"It's become a habit," said Blount after a Tampa Bay Buccaneers mini-camp practice last week. "I don't even notice that I do it most of the time. Holding the ball down here [closer to the stomach] is kind of uncomfortable now."
Blount's new ballcarrying technique – one that by Greg Schiano's insistence he will share with every Buccaneer who gets his hands on the pigskin – is most commonly described as "high-and-tight." The ball ends up buried between the forearm, the upper arm and the chest, carried a few degrees off of vertical so that is against one of the numbers on the player’s jersey. One point of the football is buried under the crook of the elbow and against the chest, protected by all the arm muscles, not just the forearm. The hand is over the other point of the football, taking away another point of entry for prying defensive hands.
It's not a new technique. Former New York Giants running back Tiki Barber (twin brother of ageless Bucs cornerback
Sullivan eventually took over the Giants' quarterback and in February was hired by Schiano to run his offense, a few weeks after Schiano himself had been lured away from Rutgers to be the Bucs' head coach. Sullivan says his offensive philosophies are in "100% agreement" with Schiano's, and a big part of that agreement is attention to detail. How Buccaneer ballcarriers hold onto the football from now on is one of those details, a very important one.
While being purposely vague as to the specifics of how the Buccaneers will run the offense and call plays this fall, Sullivan offers this overall description:
"What it boils down to from a fans' standpoint, they just need to anticipate and expect that the product that is out there is a unit that is tough, that is smart and that is explosive. Those would be the three adjectives – if you break it down to those three, that's our marching orders as to what we want to have out there on the field."
When it comes to the running backs, and that middle directive, two main aspects of smart play are protecting the football and knowing the assignments in pass protection. Tampa Bay backs spent a good portion of the offseason working on the former task in individual drills and the latter one in team periods. It will be difficult to get the full measure of a running back's abilities in protecting the quarterback until the pads go on and the contact begins, but Running Backs Coach Ernest Byner isn't concerned.
"The thing that they struggle with most of the time is pass protection, and especially nickel pass protection," said Byner. "But I don't think that's going to be an issue with him. As a matter of fact, with all the guys that I have, I don't think that's going to be an issue. The way we try to simplify things, the way [Sullivan] has helped us to understand some of the pass protection schemes has really been good."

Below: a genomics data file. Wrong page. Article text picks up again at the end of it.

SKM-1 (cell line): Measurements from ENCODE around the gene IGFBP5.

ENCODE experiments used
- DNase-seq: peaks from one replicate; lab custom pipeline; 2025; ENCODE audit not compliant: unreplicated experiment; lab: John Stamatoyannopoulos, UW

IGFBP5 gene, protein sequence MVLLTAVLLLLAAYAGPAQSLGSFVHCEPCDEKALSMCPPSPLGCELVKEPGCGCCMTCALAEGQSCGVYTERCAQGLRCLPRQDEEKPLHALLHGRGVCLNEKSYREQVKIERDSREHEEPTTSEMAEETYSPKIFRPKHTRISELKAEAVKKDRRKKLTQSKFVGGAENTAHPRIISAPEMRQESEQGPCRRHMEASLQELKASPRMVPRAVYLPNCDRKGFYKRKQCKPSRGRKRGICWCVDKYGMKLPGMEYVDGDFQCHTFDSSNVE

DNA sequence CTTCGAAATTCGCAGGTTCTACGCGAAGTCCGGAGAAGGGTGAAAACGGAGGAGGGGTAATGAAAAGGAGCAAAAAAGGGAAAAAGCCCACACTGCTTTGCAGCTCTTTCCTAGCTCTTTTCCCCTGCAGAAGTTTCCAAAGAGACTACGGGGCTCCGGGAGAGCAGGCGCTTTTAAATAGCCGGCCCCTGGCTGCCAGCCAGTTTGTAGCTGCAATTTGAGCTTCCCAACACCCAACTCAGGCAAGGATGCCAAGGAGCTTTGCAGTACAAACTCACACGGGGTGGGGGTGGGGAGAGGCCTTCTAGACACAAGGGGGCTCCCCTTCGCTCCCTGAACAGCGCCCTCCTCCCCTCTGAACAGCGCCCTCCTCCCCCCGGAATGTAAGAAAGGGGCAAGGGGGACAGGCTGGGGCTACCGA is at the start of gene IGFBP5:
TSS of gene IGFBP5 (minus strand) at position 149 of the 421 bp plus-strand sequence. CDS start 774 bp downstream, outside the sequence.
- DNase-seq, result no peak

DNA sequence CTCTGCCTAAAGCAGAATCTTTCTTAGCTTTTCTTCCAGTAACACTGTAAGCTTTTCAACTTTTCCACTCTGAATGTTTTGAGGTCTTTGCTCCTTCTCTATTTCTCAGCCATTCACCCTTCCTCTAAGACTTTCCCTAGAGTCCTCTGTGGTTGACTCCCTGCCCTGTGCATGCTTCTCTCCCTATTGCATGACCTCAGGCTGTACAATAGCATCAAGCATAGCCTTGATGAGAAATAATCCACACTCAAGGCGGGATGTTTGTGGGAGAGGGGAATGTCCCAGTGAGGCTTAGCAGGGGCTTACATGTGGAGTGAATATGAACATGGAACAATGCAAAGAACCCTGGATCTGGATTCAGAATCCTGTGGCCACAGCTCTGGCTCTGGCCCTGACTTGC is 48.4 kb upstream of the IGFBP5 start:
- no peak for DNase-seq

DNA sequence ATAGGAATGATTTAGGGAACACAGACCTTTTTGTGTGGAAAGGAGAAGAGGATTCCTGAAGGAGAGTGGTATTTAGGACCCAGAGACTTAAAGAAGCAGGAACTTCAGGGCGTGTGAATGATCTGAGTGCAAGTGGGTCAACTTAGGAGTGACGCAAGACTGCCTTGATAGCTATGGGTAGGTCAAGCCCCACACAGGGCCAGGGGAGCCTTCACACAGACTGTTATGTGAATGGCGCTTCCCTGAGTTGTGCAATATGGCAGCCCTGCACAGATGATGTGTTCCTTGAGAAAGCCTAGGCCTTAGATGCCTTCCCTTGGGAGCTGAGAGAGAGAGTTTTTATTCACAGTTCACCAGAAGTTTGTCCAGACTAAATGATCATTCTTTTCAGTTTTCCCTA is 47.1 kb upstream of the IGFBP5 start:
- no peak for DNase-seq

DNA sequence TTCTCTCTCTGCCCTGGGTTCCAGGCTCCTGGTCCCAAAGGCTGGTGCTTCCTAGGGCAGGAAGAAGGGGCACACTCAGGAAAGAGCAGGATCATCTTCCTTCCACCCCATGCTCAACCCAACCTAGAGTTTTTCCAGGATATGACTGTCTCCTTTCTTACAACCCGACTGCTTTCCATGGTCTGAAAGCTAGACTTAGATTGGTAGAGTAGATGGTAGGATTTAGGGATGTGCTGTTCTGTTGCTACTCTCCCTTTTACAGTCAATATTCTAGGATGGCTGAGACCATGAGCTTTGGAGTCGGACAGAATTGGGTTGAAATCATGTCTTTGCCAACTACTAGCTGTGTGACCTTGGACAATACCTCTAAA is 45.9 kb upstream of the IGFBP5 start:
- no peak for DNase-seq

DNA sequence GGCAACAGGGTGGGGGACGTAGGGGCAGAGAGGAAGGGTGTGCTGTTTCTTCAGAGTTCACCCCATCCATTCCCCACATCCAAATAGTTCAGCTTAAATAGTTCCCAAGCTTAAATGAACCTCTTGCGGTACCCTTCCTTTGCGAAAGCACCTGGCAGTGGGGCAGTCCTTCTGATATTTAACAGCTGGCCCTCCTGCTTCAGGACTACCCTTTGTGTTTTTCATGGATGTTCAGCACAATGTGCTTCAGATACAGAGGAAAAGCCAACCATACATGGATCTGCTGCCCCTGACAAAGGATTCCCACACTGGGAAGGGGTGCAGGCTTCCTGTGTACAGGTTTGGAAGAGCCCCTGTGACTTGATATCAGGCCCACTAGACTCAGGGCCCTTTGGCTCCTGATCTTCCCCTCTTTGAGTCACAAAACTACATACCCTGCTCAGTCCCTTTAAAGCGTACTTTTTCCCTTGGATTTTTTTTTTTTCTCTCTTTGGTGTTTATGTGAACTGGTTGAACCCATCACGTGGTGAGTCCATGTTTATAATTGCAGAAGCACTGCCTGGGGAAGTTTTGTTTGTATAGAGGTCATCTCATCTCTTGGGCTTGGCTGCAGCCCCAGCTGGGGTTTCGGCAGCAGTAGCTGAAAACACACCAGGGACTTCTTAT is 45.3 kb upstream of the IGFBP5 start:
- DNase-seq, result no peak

Ball security, on the other hand, was something the Buccaneers could and did practice in great detail. Blount pointed out that the skill-position players had daily drills focused on that issue, in which Schiano promised his players the high-and-tight approach would become second nature to them.
"He doesn't lie to us – if you do it long enough you don't notice it," said Blount. "If that's all you do the whole time you're at practice when you have a ball in your hand, you can't help but to make it habit. Any time I have a football in my hand, no matter if I'm walking through the mall, it's a habit. I'm going to always have it up there."
Schiano had all of his offensive assistants, not just Byner, hammering home the lesson of ball security during the offseason.
"Absolutely, it's for everyone who touches the ball, not just [backs]," said Sullivan. "Ernest has done a phenomenal job with the running backs, but P.J. Fleck with the receivers, Brian Angelichio with the tight ends, Ronny [Turner] with the quarterbacks…we break things down to give specific coaching points, buzzwords if you will just to reinforce and remind those mechanics.
Blount did have nine fumbles over the course of his first two seasons in the NFL, but he's far from the first back, particularly among young runners, to run into that issue. According to Blount, some of that has to do with proper technique not being emphasized, which is definitely not a problem at One Buccaneer Place these days.
"You have to [focus on it], because it's overlooked with the talent [in the NFL]," he said. "Leaving college, a lot of these guys are the best players on their teams, so they didn't really have to worry about the fundamentals of carrying the football correctly or catching the ball or anything like that. [Schiano] brought it back. We have our own individual period for ball security. You definitely have to learn it."
Blount's last statement are definitely words for him and his fellow backs to live by. Indeed, anyone who hopes to have the football come his way this fall had better demonstrate a commitment to holding onto it.
"That is paramount, ball security," said Sullivan. "It's something that is consistently emphasized and coached. The bottom line is, we can't score if we don't have the football. I know that's an oversimplification, but more games – and I think Coach Schiano would agree – are lost than are won because people are giving away opportunities. They're shooting themselves in the foot not being a smart football team in terms of penalties and mental errors. Certainly, the turnovers, the fumbles because of careless ways and means by which you hold the football, that can hurt you. We have control over that and that's something we're going to emphasize. Coach has done a great job and players have responded to that over the course of the spring."